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What parents need to know
Parents need to know that Tapestry is a 2019 drama about a good man who encounters difficult times, which leads him to embrace Christian faith. He's fired from his job, and the depression that follows estranges his wife and children. At the same time, his beloved mother is dying, compounding his inability to appreciate all the gifts he has rather than dwelling on his problems. Language includes "hell." People try to initiate extramarital affairs but nothing happens. Two men argue over jealousy. Someone dies after a long illness.
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What's the story?
TAPESTRY is a Christian faith-themed drama that echoes the plots of many such films -- bad things happen to "the very best of us," and those people cope by finding their Christian faith. Ryan (Stephen Baldwin), who has long put his finance job before his family, is fired for a vaguely-explained reason, but can't bring himself to share his woe with his wife Grace (Kika Magalhaes). At the same time, he learns his devout mother Rose (Tina Louise) is dying of cancer and that his father Ian (Burt Young) has been coping with this terrible knowledge for months by himself. Grace is furious to learn from a friend that Ryan didn't tell her he was fired, and the rift between them grows. A woman at work flirts with Ryan and his best friend, Jay (Faron Salisbury), comes on to Grace. Ryan seems to be drifting farther from the people that count in his life when his mother succumbs to her illness. The shock opens Ryan's eyes to what he's been missing -- the importance of family and the messages of faith that God has been sending though his mother, friends, and even strangers. A man offers to fix his flat tire and, looking back, Ryan can now see that man was sent by God. Now that he's aware of all this, the movie suggests, everything will be better.
Is it any good?
This is a terribly-made movie. In his quest to spread the word about Christian faith, a subject on which director and cowriter Ken Kushner may well be an expert, Tapestry demonstrates that he seems to lack any skills whatsoever in departments that include writing, editing, lighting, sound-recording (there is a distinct hum during all dialogue, which stops during the blackouts between scenes), and dramatic tension. The well-developed nonsense-detectors possessed by most tweens and teens will have much to detect here, including multiple instances of cliches and oversimplifications. ("Just when you think you're on top of the world, darkness may be lurking around the corner" and "The devil has many faces and many ways to kick you when you're down.")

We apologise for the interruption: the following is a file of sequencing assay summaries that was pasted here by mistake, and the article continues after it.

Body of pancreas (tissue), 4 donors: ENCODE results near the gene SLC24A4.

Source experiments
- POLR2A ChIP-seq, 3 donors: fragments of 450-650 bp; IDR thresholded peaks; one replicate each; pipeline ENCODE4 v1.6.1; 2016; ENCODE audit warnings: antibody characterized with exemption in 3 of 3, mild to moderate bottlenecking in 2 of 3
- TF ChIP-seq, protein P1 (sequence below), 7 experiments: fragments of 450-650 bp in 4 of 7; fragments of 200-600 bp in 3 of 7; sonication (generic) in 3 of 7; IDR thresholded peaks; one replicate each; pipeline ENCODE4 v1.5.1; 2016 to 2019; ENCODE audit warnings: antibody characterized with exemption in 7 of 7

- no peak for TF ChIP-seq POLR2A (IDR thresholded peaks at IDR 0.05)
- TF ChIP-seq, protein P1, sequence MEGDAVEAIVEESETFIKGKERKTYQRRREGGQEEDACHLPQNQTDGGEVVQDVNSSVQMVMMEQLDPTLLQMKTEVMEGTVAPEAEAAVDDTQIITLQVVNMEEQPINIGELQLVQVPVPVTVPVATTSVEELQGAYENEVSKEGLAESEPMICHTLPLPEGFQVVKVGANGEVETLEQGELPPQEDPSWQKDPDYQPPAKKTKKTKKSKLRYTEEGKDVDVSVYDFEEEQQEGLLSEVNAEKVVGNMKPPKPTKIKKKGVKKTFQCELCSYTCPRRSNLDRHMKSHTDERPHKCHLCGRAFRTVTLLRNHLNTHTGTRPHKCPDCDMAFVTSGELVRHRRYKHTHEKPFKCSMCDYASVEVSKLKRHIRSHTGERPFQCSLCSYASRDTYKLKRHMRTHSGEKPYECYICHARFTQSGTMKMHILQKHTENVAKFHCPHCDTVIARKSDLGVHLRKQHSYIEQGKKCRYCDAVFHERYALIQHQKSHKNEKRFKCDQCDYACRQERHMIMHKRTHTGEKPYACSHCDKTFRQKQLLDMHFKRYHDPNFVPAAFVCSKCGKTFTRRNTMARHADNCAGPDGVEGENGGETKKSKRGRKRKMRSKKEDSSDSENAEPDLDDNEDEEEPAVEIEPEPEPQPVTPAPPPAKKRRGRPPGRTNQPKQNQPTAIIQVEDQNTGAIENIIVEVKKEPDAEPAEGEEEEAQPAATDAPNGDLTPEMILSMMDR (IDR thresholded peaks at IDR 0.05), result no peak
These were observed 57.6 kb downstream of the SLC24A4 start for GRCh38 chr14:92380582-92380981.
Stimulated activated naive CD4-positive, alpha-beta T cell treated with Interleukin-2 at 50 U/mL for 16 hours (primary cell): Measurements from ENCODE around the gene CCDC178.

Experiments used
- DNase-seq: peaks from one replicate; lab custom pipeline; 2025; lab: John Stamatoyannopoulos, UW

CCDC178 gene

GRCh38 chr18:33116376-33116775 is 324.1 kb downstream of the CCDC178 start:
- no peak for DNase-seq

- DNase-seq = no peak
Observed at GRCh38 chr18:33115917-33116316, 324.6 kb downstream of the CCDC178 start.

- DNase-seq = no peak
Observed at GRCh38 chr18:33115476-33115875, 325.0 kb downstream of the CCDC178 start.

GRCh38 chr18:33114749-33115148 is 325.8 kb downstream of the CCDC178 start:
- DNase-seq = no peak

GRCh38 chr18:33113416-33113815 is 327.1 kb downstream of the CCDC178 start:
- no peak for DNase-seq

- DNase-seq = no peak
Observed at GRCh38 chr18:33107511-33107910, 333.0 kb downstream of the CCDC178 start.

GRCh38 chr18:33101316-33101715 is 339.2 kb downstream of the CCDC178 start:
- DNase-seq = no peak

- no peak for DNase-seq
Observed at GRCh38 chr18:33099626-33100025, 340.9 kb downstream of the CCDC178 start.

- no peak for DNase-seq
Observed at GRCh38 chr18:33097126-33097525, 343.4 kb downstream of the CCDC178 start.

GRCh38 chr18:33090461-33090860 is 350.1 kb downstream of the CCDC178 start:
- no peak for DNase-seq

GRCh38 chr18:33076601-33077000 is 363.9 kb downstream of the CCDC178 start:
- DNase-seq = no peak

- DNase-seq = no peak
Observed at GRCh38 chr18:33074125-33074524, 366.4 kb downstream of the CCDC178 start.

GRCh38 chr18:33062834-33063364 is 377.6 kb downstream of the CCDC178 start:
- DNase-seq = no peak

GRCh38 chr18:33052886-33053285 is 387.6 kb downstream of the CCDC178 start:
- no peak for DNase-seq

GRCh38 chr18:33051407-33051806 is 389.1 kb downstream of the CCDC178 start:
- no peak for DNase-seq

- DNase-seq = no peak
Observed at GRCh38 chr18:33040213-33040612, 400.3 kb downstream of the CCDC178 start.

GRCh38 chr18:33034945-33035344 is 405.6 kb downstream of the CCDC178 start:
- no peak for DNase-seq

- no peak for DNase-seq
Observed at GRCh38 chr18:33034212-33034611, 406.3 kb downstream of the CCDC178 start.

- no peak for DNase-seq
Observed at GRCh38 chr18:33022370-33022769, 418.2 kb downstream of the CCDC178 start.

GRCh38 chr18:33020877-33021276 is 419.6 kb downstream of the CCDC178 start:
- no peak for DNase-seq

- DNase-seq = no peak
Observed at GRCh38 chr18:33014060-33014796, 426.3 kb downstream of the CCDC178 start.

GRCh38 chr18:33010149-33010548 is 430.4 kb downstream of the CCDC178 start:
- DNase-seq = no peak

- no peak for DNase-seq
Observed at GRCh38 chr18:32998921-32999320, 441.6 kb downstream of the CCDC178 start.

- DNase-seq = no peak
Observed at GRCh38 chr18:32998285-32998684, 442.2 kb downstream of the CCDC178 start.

Magalhaes, playing Ryan's wife, seems not only decades younger than her husband, but also younger than their oldest child. Kushner is lucky to have on board the gifts of the gritty and moving Burt Young as Ian and the modulated adeptness of Stephen Baldwin as Ryan, the latter doing his best while uttering mouthfuls of platitudes in badly-lighted scenes that have no beginnings and no ends. (Surprisingly, Baldwin was an executive producer.) Perhaps those appreciating the Christian sentiments will be immune to the absence of technical and artistic norms.
Talk to your kids about ...
Families can talk about why films about people turning to faith often start with someone facing difficulties in life. Do you think Ryan would have turned to the church in Tapestry if his life had been going well? Why or why not?
Do people need religion to guide them? Or do you think humans instinctively know the difference between right and wrong?
Name some of the best things about being part of a community. How do shared beliefs help people bond and support each other?
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